John Linder, a Reform rabbi in Arizona who was one of the 340 rabbis to sign a letter backing the Iran agreement, said Netanyahu didn’t help matters with “this combative posture with our president.”
The younger generation has not grown up with a sense of Jewish vulnerability and “won’t buy the old narrative of David and Goliath, hook, line and sinker,” Linder added.
The control of Jewish civil life in Israel by the ultra-Orthodox is not helping. Israel’s religious affairs minister said non-Orthodox Jews, who make up the vast majority of the Jewish population in the U.S., had “gone astray.” Netanyahu’s cabinet reversed an initiative to ease the Jewish conversion process to make it more palatable to the non-Orthodox and resolve issues around the Jewishness of immigrants to Israel.
Abraham Foxman, who recently retired as director of the Anti-Defamation League, a leading U.S. Jewish group, called the minister’s remarks “unconscionable,” noting they came as the government pulled back on the conversion law and amid “growing tensions with the non-Orthodox Jewish diaspora.”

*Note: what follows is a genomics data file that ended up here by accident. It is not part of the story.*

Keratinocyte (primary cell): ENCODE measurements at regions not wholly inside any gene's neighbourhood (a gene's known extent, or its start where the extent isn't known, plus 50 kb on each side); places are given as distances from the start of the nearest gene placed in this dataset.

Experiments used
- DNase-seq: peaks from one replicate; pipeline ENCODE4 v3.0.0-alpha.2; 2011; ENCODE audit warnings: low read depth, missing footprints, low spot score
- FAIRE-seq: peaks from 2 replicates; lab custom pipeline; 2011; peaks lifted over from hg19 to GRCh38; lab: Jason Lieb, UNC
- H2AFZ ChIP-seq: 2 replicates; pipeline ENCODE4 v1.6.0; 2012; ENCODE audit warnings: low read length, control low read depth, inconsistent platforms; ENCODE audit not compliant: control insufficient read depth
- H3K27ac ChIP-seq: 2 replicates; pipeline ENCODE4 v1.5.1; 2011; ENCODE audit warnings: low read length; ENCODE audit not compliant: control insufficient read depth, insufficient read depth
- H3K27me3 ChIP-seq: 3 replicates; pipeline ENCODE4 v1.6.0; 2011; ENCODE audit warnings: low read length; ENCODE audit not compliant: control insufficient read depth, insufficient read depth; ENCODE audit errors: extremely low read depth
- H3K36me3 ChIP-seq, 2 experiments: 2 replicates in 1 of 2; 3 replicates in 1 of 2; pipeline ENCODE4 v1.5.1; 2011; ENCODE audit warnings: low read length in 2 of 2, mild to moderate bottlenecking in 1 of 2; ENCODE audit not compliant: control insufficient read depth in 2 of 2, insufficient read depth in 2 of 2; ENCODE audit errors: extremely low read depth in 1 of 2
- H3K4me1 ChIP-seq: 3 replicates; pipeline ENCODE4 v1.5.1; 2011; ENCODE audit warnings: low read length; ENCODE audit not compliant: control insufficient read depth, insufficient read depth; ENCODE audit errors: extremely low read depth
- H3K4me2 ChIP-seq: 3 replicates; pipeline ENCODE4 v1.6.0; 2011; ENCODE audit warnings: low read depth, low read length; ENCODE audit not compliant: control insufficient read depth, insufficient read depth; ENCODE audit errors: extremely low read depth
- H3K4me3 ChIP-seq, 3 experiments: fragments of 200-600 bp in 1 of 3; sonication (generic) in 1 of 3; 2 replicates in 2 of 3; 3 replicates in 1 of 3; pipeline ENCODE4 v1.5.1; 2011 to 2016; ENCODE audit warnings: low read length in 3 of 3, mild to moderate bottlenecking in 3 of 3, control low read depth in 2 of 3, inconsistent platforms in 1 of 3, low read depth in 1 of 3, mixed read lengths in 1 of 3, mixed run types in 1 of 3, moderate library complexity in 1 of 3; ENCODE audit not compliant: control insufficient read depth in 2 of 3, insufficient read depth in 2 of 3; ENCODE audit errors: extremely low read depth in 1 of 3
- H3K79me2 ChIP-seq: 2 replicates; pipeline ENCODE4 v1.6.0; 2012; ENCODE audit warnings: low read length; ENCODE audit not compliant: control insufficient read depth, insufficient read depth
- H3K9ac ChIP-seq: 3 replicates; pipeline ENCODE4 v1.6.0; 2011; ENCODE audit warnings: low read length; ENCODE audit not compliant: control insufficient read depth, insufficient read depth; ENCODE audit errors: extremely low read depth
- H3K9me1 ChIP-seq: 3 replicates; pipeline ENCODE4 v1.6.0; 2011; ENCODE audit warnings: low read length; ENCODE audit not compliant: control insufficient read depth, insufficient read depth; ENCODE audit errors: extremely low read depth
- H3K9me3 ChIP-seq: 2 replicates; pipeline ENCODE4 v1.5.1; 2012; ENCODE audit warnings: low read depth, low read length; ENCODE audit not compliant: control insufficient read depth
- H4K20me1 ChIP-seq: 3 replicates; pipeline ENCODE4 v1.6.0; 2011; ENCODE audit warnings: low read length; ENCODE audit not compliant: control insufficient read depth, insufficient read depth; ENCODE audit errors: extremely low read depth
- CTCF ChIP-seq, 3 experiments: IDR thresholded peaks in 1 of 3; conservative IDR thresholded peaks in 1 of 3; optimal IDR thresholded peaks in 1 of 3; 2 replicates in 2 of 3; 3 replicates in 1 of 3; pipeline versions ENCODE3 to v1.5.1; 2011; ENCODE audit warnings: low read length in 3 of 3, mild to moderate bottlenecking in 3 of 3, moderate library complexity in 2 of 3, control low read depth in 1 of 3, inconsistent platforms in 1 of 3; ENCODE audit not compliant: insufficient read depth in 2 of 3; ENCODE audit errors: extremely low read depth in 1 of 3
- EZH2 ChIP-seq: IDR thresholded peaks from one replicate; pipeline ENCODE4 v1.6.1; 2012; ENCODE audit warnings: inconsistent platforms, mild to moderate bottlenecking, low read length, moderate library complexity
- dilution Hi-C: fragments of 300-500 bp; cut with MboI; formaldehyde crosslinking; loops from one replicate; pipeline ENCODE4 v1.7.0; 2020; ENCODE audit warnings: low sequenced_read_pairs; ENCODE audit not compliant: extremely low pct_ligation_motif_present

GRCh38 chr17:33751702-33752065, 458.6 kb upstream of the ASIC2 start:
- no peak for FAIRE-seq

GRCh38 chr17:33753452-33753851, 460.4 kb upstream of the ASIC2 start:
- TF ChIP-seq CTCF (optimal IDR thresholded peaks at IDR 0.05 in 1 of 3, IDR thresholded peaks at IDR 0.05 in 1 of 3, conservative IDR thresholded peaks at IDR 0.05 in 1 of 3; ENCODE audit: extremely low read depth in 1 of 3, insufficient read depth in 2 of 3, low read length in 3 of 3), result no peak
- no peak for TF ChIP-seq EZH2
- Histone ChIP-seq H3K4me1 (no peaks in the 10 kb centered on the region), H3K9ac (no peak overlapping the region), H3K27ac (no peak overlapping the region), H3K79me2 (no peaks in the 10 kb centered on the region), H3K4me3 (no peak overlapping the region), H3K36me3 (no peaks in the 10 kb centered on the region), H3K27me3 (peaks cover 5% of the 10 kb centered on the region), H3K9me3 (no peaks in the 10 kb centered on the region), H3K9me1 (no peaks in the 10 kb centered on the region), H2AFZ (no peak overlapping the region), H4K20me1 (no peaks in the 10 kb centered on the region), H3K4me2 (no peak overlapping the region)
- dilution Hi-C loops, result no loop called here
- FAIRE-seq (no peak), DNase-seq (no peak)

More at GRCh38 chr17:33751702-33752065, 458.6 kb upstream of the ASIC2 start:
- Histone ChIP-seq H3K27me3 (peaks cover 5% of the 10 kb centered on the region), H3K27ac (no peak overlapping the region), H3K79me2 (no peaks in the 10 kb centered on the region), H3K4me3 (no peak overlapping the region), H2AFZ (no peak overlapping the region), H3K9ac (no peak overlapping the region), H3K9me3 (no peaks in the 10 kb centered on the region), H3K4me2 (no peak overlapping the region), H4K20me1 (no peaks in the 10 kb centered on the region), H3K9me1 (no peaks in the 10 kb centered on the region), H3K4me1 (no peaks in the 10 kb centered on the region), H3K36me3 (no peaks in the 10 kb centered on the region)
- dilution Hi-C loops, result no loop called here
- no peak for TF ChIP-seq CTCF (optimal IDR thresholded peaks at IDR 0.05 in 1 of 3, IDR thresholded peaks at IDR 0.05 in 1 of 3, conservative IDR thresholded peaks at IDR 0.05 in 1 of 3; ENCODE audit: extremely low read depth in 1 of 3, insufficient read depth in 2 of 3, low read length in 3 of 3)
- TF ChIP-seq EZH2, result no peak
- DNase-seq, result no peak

The organized U.S. Jewish community has so far largely lined up behind Netanyahu and official Israeli positions. This was evident when the American Israel Public Affairs Committee took up Netanyahu’s fight against the Iran deal in Washington. Aipac leaders, who are themselves mostly Conservative Jews, may become alienated if Israel continues to ignore religious pluralism, warned Yizhar Hess, chief executive officer of the Masorti Movement for Conservative Judaism in Israel.
Oren, the former ambassador who is now a member of parliament, says the growing disagreements could be costly. “Putting Iran aside, how much can we rely on U.S. Jewry on other issues?” he asked. “Israel, for its part, has to demonstrate to American Jews that it is what it claims to be, a nation state of the Jewish people and not a state for Jewish people who observe their Judaism in any specific way.”
Moving forward with the Palestinians is also important, he said. “The passivity of the status quo isn’t acceptable to American Jews and paints a problem for their identity,” Oren added.
The government is aware that it’s losing support among its core U.S. backers just when it may need them to fend off calls to boycott Israel, a trend that Netanyahu has called a major threat. This month, a government-sponsored committee met to discuss a $150 million program aimed at improving ties with the diaspora.
Natan Sharansky, who heads the Jewish Agency in Jerusalem responsible for ties with Jews abroad and facilitating immigration to Israel, said the rift must be mended. Israel and the diaspora actually need one another to reinforce their identities, especially amid growing assimilation and anti-Jewish sentiment growing in various corners of the world, he noted.
“This feeling that we can only survive together is so deep that it is much stronger than the tensions that today seem critical,” said Sharansky. “The most important thing is to keep talking.”